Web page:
by Michael Isenberg.
Trump is under attack. (What else is new?)
probably ordered" the hit, albeit the case against him, as far as the public has been told, is circumstantial: he had close ties to some of the conspirators. Secretary of State Mike Pompeo and Secretary of Defense James Mattis told Congress there is no "direct evidence" against MBS. When asked at an October 11 bill signing how the case would affect his dealings with Saudi Arabia, he replied that making money off the Saudis comes first. “I don’t like stopping massive amounts of money that’s being poured into our country on—I know they’re talking about different kinds of sanctions, but they’re spending $110 billion on military equipment and on things that create jobs, like jobs and others, for this country.”
A month and a half has passed since then and the issue hasn’t gone away. The critics have only grown louder, with particular emphasis on holding MBS personally accountable somehow. In an editorial last week, The Washington Post shredded the president’s response as a “craven abdication,” and called for private organizations to suspend their dealings with the Saudi regime and for Congress to attach “a provision to a must-pass budget bill ending military aid to Saudi Arabia until the Yemen war ends and all authors of the Khashoggi murder are identified and sanctioned.” House Speaker Ryan said, “Realpolitik is very important. But Realpolitik works if you do so from a position of moral clarity and with respect to holding people accountable,” leaving me wondering whether he knows what "realpolitik" means. The Senate has gotten into the act as well. A procedural vote on Wednesday, with bipartisan support from senators as diverse as Mike Lee (R-UT) and Bernie Sanders (I-VT), advanced a resolution which would cut off US support for the Saudi intervention in the Yemen civil war. A terrible idea—there is a long history of legislative branch grandstanding disrupting delicate behind the scenes negotiations by the executive branch—but it shows the depth of dissatisfaction with Trump's position.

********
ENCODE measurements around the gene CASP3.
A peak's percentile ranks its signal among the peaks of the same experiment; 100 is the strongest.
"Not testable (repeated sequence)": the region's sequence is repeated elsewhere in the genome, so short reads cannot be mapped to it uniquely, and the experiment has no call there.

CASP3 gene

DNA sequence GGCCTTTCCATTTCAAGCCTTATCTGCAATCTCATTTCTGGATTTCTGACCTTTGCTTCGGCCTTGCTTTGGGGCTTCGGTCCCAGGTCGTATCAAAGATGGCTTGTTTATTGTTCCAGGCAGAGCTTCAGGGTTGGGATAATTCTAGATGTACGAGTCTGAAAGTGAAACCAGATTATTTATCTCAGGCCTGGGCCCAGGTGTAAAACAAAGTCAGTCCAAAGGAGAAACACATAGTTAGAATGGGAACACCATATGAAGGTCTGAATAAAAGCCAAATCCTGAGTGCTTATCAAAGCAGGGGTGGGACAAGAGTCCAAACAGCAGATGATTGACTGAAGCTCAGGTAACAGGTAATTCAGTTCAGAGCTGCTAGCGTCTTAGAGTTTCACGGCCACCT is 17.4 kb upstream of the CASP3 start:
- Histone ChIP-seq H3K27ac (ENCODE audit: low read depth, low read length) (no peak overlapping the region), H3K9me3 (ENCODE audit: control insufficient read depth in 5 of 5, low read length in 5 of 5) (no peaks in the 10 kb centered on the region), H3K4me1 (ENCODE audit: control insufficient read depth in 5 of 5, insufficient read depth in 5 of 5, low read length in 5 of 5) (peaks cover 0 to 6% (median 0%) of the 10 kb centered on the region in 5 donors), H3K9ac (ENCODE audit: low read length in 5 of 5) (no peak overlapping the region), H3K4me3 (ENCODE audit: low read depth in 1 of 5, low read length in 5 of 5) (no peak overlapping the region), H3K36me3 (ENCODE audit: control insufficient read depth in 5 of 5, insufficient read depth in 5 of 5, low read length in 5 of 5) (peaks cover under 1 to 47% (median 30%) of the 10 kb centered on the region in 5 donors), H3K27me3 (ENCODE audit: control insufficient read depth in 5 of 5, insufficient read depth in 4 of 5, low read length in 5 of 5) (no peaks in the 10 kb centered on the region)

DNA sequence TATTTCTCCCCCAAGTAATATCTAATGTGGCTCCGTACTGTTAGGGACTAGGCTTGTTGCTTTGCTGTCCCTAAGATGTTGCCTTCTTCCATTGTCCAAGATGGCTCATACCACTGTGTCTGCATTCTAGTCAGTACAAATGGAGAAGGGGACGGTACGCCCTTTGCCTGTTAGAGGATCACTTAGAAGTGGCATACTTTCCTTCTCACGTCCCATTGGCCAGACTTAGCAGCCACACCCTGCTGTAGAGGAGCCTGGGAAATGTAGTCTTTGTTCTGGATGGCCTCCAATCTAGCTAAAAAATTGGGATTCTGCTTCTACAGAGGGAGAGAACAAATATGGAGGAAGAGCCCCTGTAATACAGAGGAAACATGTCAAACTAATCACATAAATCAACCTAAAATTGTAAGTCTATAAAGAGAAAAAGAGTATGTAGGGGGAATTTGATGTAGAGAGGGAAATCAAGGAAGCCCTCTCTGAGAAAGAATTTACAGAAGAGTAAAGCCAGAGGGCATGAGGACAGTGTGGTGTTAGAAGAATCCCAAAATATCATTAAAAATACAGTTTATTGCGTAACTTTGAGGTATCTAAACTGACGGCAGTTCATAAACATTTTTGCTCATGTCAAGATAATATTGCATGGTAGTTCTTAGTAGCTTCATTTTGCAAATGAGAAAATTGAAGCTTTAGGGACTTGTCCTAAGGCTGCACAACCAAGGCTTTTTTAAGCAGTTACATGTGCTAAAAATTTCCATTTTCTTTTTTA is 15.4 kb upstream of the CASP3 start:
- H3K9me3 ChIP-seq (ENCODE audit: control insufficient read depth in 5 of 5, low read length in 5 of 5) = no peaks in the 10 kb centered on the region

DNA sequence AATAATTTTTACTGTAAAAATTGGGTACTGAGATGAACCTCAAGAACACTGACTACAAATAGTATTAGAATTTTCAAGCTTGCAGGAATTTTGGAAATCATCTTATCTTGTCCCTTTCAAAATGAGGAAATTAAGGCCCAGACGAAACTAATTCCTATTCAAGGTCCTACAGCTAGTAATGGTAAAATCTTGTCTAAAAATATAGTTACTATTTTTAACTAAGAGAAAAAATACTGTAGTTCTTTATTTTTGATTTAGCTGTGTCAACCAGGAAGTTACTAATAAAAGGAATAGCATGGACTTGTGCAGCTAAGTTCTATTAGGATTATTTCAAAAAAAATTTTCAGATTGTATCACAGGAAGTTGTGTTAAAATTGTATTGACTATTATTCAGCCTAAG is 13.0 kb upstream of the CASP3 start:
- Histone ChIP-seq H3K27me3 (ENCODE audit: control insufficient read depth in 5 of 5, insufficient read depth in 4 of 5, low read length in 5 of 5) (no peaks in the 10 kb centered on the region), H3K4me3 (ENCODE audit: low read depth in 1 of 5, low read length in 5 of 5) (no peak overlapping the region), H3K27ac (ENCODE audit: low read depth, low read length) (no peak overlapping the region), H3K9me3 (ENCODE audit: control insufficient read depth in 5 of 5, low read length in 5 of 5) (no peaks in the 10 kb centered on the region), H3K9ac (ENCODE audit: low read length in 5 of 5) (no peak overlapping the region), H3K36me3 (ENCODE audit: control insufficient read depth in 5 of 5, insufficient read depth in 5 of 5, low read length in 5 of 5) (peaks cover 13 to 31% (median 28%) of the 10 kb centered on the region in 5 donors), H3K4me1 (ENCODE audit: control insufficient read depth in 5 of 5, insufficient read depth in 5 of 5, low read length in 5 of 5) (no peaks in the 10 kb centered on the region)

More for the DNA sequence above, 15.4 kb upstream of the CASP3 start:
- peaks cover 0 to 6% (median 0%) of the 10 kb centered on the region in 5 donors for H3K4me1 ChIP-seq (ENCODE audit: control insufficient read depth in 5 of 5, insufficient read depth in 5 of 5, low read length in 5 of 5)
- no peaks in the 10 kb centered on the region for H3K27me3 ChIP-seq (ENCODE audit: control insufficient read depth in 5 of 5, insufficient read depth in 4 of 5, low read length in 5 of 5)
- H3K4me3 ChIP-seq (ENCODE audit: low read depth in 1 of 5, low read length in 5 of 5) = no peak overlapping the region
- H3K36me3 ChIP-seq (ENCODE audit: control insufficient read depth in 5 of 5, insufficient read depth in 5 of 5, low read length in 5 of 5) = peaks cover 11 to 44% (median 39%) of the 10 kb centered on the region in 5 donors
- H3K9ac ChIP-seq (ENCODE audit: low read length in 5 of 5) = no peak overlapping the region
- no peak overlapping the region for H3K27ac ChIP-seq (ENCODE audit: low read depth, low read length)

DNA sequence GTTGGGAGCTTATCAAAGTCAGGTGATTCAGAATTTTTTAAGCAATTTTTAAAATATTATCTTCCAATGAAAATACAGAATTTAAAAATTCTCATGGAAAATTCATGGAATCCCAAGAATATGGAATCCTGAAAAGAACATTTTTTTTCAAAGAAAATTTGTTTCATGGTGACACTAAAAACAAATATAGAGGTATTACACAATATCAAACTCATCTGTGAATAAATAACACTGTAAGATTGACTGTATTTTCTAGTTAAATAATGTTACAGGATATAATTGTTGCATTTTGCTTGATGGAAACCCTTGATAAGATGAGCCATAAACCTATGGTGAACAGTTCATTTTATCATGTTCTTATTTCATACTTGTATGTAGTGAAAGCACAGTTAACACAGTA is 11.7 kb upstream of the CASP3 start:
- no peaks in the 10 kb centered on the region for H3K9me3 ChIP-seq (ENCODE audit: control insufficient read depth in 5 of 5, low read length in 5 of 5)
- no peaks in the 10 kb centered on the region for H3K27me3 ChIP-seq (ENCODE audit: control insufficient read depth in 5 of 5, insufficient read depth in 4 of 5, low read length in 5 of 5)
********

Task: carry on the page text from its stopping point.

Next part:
Some of my Trump supporter friends have attempted to justify that position by pointing out that Khashoggi wasn’t the angel that the media has made him out to be. He was a member of the Muslim Brotherhood in his youth and was friendly with Osama bin Laden in the 80’s (So was the US!). More recently, in a column titled "The US is wrong about the Muslim Brotherhood and the Arab World is suffering for it," he argued for more political power for Islamists: “There can be no political reform and democracy in any Arab country without accepting that political Islam is a part of it.” While all these accusations against Khashoggi are true, I don’t think any of them diminish the seriousness or the brutality of the murder. Yes, Khashoggi has expressed some very wrong opinions, but surely that's not a capital offense or an extenuating circumstance that should factor into the US response.